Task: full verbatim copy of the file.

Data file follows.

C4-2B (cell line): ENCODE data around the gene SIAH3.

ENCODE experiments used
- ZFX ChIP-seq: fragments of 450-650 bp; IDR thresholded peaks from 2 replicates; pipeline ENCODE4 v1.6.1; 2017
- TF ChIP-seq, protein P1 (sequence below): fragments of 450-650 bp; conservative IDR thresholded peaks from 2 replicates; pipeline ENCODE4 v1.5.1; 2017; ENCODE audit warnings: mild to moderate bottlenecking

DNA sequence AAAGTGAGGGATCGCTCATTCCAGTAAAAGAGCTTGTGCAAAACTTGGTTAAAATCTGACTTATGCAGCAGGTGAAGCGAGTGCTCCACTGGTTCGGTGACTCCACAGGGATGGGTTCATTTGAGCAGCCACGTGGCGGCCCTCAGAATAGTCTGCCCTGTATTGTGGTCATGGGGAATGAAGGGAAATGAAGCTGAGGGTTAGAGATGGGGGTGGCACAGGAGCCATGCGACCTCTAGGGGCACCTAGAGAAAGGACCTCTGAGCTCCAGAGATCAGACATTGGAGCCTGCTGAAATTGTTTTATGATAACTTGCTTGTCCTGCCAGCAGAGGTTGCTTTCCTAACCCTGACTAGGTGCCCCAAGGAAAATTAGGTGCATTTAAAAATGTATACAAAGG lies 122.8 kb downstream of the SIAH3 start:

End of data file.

C4-2B (cell line): ENCODE data around the gene SIAH3.

ENCODE experiments used
- ZFX ChIP-seq: fragments of 450-650 bp; IDR thresholded peaks from 2 replicates; pipeline ENCODE4 v1.6.1; 2017
- TF ChIP-seq, protein P1 (sequence below): fragments of 450-650 bp; conservative IDR thresholded peaks from 2 replicates; pipeline ENCODE4 v1.5.1; 2017; ENCODE audit warnings: mild to moderate bottlenecking

DNA sequence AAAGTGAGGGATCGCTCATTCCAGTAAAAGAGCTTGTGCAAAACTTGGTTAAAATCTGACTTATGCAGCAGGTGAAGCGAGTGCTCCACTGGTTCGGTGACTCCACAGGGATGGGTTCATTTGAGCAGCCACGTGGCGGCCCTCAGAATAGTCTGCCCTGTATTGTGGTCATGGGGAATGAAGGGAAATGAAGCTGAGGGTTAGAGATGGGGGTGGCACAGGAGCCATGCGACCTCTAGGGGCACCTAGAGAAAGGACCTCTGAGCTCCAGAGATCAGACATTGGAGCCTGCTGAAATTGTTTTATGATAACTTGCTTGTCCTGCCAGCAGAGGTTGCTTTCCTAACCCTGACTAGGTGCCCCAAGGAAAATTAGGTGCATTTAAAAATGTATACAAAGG lies 122.8 kb downstream of the SIAH3 start: